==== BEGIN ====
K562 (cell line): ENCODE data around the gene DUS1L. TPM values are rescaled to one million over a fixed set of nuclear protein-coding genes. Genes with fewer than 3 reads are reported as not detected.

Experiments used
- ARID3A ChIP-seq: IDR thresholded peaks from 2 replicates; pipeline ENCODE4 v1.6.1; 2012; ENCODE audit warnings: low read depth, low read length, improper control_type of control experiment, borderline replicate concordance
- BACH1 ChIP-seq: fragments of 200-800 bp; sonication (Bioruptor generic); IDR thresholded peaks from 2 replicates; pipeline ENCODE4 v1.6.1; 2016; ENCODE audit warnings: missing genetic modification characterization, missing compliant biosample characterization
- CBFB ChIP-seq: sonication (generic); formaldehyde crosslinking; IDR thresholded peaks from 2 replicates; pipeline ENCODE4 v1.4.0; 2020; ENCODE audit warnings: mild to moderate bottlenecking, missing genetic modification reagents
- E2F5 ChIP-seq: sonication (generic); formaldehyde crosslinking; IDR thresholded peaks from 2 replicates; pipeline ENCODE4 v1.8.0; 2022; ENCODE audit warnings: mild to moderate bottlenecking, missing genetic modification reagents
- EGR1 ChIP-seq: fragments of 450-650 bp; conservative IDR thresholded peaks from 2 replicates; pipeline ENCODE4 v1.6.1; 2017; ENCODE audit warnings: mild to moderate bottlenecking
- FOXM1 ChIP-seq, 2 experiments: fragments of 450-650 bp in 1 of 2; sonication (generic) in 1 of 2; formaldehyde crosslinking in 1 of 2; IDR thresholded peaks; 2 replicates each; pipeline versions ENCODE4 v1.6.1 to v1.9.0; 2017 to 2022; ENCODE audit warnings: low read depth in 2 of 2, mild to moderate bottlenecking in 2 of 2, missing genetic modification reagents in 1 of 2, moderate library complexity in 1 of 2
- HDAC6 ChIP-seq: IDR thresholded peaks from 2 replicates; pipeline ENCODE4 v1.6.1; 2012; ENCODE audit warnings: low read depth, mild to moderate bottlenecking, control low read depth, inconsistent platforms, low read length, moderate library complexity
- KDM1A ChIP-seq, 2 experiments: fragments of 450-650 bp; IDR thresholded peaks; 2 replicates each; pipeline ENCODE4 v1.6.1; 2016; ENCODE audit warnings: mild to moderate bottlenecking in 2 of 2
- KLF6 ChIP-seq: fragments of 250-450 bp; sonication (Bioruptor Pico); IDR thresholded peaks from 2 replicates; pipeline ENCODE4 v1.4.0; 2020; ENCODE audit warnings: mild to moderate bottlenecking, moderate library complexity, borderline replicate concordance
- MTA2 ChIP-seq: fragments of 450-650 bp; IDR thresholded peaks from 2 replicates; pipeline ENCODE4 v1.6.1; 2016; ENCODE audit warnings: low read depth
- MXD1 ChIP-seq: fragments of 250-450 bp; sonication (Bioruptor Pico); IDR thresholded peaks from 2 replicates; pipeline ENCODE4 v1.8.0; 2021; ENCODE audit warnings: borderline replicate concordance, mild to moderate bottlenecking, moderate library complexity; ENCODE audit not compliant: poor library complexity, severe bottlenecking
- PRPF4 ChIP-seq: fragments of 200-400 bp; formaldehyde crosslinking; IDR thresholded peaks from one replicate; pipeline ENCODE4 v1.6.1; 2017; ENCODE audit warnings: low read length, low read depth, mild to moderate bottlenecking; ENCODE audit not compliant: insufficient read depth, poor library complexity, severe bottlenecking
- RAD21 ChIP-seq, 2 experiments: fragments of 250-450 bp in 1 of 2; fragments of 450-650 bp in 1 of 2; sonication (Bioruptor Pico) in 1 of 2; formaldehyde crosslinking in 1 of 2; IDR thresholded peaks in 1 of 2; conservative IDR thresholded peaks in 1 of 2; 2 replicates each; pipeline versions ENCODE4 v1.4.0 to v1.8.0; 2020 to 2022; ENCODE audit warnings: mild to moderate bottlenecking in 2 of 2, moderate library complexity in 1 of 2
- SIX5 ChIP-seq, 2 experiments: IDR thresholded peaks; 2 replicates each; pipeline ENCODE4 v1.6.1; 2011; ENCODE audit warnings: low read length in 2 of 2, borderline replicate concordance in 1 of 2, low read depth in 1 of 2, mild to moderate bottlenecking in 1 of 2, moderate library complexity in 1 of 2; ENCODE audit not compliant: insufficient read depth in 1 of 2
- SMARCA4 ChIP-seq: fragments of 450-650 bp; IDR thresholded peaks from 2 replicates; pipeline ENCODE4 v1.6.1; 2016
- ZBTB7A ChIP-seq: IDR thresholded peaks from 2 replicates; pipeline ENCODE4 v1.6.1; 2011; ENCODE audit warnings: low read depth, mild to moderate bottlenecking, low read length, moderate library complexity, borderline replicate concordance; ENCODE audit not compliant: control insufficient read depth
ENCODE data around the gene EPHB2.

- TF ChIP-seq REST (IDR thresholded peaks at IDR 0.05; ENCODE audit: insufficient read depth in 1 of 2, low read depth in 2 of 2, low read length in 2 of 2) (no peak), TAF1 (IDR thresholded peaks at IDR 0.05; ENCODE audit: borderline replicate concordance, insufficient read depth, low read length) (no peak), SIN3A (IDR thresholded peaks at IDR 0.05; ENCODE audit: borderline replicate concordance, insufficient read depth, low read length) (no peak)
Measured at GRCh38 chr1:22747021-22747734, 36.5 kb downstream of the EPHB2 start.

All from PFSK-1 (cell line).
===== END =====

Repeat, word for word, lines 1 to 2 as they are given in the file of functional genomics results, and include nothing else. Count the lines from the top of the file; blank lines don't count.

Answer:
K562 (cell line): ENCODE data around the gene DUS1L. TPM values are rescaled to one million over a fixed set of nuclear protein-coding genes. Genes with fewer than 3 reads are reported as not detected.

Experiments used